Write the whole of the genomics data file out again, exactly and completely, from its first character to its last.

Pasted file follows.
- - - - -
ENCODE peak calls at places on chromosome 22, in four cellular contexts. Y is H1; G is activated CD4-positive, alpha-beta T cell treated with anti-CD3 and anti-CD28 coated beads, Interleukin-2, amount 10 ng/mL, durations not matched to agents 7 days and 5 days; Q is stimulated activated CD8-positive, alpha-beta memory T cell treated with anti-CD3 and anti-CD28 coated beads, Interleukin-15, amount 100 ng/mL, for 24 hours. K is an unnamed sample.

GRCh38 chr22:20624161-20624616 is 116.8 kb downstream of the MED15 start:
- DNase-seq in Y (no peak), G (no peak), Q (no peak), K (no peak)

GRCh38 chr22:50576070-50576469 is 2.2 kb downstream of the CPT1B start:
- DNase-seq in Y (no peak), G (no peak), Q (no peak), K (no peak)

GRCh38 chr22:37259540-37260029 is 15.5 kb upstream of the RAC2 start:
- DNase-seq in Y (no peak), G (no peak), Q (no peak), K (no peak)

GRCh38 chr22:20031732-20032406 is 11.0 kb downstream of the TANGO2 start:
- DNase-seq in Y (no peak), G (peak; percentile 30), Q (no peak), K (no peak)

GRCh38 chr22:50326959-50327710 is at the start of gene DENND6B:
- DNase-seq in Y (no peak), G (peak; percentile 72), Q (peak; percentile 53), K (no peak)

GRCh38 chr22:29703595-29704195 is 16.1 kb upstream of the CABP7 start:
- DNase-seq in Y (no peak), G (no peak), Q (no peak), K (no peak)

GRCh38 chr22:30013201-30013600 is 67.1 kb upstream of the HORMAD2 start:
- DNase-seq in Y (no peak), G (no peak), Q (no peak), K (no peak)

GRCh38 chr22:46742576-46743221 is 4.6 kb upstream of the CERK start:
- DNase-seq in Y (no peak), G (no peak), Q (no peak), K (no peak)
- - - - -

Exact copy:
ENCODE peak calls at places on chromosome 22, in four cellular contexts. Y is H1; G is activated CD4-positive, alpha-beta T cell treated with anti-CD3 and anti-CD28 coated beads, Interleukin-2, amount 10 ng/mL, durations not matched to agents 7 days and 5 days; Q is stimulated activated CD8-positive, alpha-beta memory T cell treated with anti-CD3 and anti-CD28 coated beads, Interleukin-15, amount 100 ng/mL, for 24 hours. K is an unnamed sample.

GRCh38 chr22:20624161-20624616 is 116.8 kb downstream of the MED15 start:
- DNase-seq in Y (no peak), G (no peak), Q (no peak), K (no peak)

GRCh38 chr22:50576070-50576469 is 2.2 kb downstream of the CPT1B start:
- DNase-seq in Y (no peak), G (no peak), Q (no peak), K (no peak)

GRCh38 chr22:37259540-37260029 is 15.5 kb upstream of the RAC2 start:
- DNase-seq in Y (no peak), G (no peak), Q (no peak), K (no peak)

GRCh38 chr22:20031732-20032406 is 11.0 kb downstream of the TANGO2 start:
- DNase-seq in Y (no peak), G (peak; percentile 30), Q (no peak), K (no peak)

GRCh38 chr22:50326959-50327710 is at the start of gene DENND6B:
- DNase-seq in Y (no peak), G (peak; percentile 72), Q (peak; percentile 53), K (no peak)

GRCh38 chr22:29703595-29704195 is 16.1 kb upstream of the CABP7 start:
- DNase-seq in Y (no peak), G (no peak), Q (no peak), K (no peak)

GRCh38 chr22:30013201-30013600 is 67.1 kb upstream of the HORMAD2 start:
- DNase-seq in Y (no peak), G (no peak), Q (no peak), K (no peak)

GRCh38 chr22:46742576-46743221 is 4.6 kb upstream of the CERK start:
- DNase-seq in Y (no peak), G (no peak), Q (no peak), K (no peak)